Fans of the author Haruki Murakami crave his books for reasons that can be hard for them to articulate or even understand, much in the way that the characters in his novels inexplicably crave old jazz records and meals of plain spaghetti. His plots can be stilted, his dialogue robotic; as the writer Nathaniel Rich pointed out, “no great writer writes as many bad sentences as Murakami does.” And yet, when readers walk into a bookstore and see a freshly printed hardcover copy of one of his U.S. editions, they often find themselves moving toward it as though drawn in by the gravitational force of an obscure astronomical entity. Mostly this is because of Murakami’s writing — at once liminal and mundane, riddled with symbols and mystery. And partly it’s because of the art of Chip Kidd.
Kidd, an associate art director at Knopf, is that rare thing in the world of book design, a designer whose renown rivals that of many of the authors with whom he works. His unpredictable and iconic covers are works of art in their own right; they include the first editions for such modern classics as Jurassic Park and A Secret History. Some authors, including the late Oliver Sacks, have written into their contracts that Kidd must design their books. He has designed the covers of more than a thousand books, including all of Murakami’s hardback first editions since The Elephant Vanishes. Designing for Murakami presents unique challenges. As Sam Anderson pointed out in a 2011 New York Times Magazine profile, Murakami’s stories “are not only translated but about translation.” Kidd’s designs add yet another layer of translation. “I’m translating what I think he’s trying to get across,” Kidd told me when I visited him at his office at Knopf a few weeks ago. “In that sense, it’s very presumptuous on my part, though it would be presumptuous on any designer’s part.”
Killing Commendatore, Murakami’s new novel, out in the U.S. on October 9, relays the story of a portrait painter who, after his wife divorces him, moves to a mountaintop, where he meets a mysterious neighbor and discovers a strange painting depicting the titular Commendatore, run through with a blade. In typical Murakami fashion, the painting seems to possess strangely mystical properties. For Kidd’s first draft, which, for logistical reasons, he’d had to mock up before actually reading the text, he produced a cover depicting a blade slicing through a textured red canvas. In an email, Murakami gently prodded Kidd to rethink the design once the English translation of the book was available for him to read. This was the first time in their 25 year partnership that Murakami requested a revision. “It turned out, he was right,” Kidd said.
Once he’d read the book, Kidd realized that the earlier cover had the wrong feeling, as though it was advertising a straightforward murder mystery instead of the odd, eerie, and, at nearly 700 pages, epic book Murakami had written. “It was too lurid,” he explained. “It wasn’t special enough.” The final product, revealed exclusively on Vulture, appears deceptively simple: a yellow ring that could be a sun, against a blue background that could be the sky, or brush strokes on a canvas. (There’s an oblique reference in Killing Commendatore to The Great Gatsby, and both colors were inspired by the classic blue-and-yellow book cover.)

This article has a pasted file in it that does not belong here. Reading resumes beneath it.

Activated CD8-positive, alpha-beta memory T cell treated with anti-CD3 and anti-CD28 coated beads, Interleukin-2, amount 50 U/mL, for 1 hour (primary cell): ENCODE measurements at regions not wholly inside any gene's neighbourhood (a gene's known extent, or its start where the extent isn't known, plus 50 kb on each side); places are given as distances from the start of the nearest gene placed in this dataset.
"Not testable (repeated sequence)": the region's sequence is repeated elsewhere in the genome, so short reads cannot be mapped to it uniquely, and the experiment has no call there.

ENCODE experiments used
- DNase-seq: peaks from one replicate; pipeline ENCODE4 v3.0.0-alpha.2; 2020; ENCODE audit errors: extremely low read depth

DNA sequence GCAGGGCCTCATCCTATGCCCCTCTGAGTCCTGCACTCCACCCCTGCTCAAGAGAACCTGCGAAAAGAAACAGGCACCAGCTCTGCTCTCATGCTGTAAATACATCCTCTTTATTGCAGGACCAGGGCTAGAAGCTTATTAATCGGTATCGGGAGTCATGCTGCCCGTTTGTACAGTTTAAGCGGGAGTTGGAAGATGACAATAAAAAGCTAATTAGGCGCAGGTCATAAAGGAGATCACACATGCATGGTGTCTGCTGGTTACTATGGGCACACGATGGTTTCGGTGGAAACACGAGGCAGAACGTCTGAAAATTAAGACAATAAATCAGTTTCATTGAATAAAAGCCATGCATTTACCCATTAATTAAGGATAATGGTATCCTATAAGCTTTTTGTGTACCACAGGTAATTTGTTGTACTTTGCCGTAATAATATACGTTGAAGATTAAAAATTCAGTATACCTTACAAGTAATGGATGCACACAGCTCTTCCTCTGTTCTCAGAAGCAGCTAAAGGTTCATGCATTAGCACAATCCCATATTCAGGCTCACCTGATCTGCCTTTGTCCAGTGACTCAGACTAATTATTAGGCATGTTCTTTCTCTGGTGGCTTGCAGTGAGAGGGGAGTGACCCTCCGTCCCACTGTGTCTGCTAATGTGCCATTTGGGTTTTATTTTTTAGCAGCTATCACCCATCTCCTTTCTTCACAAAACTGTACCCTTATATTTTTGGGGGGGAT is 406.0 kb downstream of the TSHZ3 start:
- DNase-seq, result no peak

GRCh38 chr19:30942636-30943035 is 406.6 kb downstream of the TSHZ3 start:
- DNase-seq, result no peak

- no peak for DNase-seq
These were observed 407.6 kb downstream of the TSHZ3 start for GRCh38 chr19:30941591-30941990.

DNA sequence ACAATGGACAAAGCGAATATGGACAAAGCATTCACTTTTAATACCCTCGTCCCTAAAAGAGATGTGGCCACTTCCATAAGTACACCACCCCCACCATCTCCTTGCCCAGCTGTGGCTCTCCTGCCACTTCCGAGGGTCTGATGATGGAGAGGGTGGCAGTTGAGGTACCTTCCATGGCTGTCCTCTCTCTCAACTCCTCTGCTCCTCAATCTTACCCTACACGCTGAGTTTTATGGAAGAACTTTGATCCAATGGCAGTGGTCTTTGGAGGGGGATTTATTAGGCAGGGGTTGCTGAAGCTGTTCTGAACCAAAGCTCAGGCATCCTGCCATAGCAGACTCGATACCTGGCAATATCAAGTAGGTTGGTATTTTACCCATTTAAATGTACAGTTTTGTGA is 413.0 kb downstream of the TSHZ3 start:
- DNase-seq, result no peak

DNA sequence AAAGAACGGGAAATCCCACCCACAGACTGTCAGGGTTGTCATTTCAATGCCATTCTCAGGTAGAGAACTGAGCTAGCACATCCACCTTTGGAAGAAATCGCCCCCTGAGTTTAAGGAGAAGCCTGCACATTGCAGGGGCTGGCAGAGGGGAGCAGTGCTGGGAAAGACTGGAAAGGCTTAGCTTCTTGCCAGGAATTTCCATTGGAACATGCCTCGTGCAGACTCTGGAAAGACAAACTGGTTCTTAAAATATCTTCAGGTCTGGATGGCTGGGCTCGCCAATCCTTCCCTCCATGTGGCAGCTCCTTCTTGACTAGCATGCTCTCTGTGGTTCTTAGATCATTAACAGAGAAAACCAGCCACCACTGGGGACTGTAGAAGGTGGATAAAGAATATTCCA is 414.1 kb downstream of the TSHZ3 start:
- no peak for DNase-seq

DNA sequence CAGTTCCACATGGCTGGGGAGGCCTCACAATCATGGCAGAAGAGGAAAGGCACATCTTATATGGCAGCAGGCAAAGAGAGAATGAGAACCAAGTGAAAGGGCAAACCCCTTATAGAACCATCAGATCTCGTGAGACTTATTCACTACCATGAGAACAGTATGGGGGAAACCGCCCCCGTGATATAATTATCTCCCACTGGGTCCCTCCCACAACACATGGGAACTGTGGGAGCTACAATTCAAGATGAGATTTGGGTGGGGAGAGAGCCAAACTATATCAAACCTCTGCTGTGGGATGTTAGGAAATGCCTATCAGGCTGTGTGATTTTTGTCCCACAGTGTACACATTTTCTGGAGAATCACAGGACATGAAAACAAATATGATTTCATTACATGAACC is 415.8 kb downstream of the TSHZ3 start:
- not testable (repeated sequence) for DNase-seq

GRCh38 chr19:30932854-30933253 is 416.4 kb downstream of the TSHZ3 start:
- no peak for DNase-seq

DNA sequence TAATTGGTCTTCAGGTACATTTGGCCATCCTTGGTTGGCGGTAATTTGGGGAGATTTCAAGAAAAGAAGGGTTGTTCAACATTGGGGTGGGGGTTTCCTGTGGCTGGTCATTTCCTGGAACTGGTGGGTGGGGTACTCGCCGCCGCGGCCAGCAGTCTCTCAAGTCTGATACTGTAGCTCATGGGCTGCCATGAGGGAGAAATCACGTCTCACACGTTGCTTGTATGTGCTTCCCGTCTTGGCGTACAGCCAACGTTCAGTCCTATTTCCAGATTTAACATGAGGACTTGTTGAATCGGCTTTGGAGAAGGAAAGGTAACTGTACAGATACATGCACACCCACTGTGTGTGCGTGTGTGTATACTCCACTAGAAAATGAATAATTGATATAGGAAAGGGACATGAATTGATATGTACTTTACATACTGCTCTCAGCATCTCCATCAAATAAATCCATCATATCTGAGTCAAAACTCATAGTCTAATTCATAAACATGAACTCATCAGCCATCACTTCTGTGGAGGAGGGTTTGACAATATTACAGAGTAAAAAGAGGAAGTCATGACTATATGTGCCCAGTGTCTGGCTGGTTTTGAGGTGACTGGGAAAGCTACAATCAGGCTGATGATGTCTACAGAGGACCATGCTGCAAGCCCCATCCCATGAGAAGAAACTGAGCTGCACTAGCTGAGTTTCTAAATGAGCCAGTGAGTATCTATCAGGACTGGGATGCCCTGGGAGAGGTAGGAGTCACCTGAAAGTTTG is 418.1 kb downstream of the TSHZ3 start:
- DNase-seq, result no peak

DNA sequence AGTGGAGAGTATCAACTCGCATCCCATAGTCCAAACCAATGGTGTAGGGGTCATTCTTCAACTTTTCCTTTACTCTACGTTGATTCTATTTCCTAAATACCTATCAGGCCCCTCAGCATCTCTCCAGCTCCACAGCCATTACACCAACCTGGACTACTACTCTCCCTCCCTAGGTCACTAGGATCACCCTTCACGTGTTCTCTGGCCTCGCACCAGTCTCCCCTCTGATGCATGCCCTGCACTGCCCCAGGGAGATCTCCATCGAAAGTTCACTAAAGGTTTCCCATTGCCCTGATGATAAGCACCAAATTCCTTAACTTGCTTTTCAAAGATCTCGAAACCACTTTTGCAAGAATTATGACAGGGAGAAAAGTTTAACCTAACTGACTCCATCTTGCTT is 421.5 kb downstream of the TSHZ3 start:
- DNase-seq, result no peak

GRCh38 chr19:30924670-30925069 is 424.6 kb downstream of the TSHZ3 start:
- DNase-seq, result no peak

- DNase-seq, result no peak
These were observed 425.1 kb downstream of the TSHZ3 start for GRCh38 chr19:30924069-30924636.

But there’s a hole in the middle of the jacket, right in the center of the sun, and when you take the jacket off, the bright blue gives way to dark night — you see that the sun is both a yellow moon and an all-seeing eye, a reference to many of Murakami’s signature themes: ambiguity and hidden messages and holes that transport you into other, more terrifying universes.
“In the book, all these strange things happen at night, and then in the glaring light of day they’re gone,” Kidd says. “There’s also a perversity to it,” he added. When you pick up the volume from the shelf, you don’t realize that the image you’re touching is an eye. “You’re pulling somebody’s eye, which feels really strange.”
Although Kidd, with his swoop of silver hair, his plaid pants, and his black-and-red Darth Vader special-edition Topsiders, is very stylish, he insists his covers don’t have a particular style. Instead, he intuitively pulls images from the text and considers the history of all the other first-edition book jackets that have already been made. When approaching a new Murakami cover, this can be especially challenging, since the same images crop up again and again. “I did a cat for him before, and I thought, ‘Well, that’s off the table,” Kidd said. As were album covers, which he’d used for South of the Border, West of the Sun. He’d used the moon before, too, but only as an illustration inside the cover of IQ84, which takes place partly in an alternate reality with two moons. Since the moon featured prominently in Killing Commendatore as well, this time, he decided to use it.
Kidd said he found Murakami’s books strangely moving, though like many of his fans, he had trouble pinpointing the reason. “There’s an accretion of ideas and feelings and emotions that well up only gradually as you’re reading it. At the end of Kafka on the Shore, I was crying and I couldn’t say why.” By the end of Killing Commendatore, Kidd continued, “there was a sense of mystery, as well as regret. I found it extremely emotionally satisfying.”